Professor-Student Research Featured on Magazine Cover
Senior Trevor Sandgren and Dr. Jetty Duffy Matzner, associate professor of chemistry, had their work selected for the cover of the April 15 issue of Polymer Chemistry, a national, peer-reviewed scientific journal.
Sandgren, a native of Redwood Falls, Minnesota, worked with Duffy Matzner and Augustana’s Dr. Duane Weisshaar (chemistry) on a portion of this research project that has been five years of collaboration between Duffy Matzner and colleagues from Binghamton University, Dr. Wayne Jones and graduate student Megan Fegley.
“Megan came into Dr. Jones’ research group one year before my sabbatical out to his group and she was very interested in exploring synthetic strategies to examine various effects for these metal sensing polymers,” Duffy Matzner said. “I am an organic synthetic chemist, so we began having weekly Skype meetings that lasted her entire graduate career. We developed an organic polymer group in the Jones lab and I worked with three graduate students and about 10 undergraduates. I was very honored to help develop Megan's Ph.D. thesis.”
Sandgren and Weisshaar assisted with the determination of the molecular weights of these polymers after a National Science Foundation’s Experimental Program to Stimulate Competitive Research (NSF-EPSCOR) grant allowed the group to purchase an instrument for Augustana that could be used to find these measurements.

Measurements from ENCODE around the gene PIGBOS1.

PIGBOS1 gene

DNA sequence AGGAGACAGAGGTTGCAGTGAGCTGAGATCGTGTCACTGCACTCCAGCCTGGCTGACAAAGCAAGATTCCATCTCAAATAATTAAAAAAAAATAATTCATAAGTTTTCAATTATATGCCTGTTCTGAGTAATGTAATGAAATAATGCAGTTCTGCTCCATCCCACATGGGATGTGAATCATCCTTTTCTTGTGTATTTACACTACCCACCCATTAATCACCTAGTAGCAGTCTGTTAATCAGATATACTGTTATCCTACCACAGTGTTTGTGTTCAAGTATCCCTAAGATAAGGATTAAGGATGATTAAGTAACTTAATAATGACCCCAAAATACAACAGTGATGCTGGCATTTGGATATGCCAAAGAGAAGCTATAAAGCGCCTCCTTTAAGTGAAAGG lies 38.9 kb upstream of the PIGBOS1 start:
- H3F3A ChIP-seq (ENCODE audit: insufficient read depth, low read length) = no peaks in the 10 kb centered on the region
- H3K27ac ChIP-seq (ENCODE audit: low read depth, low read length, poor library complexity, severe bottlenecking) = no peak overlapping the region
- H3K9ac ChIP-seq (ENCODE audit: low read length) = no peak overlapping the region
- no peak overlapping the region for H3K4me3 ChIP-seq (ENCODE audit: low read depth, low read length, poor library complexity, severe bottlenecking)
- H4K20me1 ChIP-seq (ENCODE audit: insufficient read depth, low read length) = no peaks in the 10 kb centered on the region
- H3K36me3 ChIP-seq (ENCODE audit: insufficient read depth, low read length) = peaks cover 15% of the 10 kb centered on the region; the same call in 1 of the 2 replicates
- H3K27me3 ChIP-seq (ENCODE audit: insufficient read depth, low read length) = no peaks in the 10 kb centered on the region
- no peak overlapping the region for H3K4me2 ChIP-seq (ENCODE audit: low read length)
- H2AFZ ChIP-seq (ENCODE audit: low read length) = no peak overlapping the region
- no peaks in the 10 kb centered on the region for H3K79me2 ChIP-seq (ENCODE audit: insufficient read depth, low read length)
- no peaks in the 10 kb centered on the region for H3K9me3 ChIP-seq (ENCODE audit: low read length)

“This research has a long term goal of developing cheap and easy methods to determine the concentrations of various metal ions in waste water,” Duffy Matzner said of the research project. “It uses a long polymer chain attached to receptors for the ions that will change their photophysical properties. In other words if they come into contact with the contaminant, they will start to glow. The intensity of that glow can be used to find out how much of the contaminant is present in the waste water.”
The scientific advancement from this research would allow them to use more light emitted from the sun and increase the efficiency of solar cells, one of the greatest current drawbacks, according to Duffy Matzner.
In its current stage, the research paper took six months to write and this work will be featured prominently in the next issue of Polymer Chemistry (pictured).
“We were honored and fortunate enough that [the magazine] thought this body of work, which is one of the few ways to detect the difference between different iron cations, was important enough to highlight,” Duffy Matzner said.
Her work on this project is not over and Duffy Matzner is already onto the next stage of her research.
“I am working with another graduate student at Binghamton University, Anting Chen, to develop solid-state models for our systems,” she said. “At Augustana I have worked with several undergraduates on a similar type project that uses some twists in the synthesis to examine polymers that could be used in hybrid solar cells along with Trevor.”
Sandgren presented his findings from that project in October 2014 at the Midwest Regional Meeting of the American Chemical Society.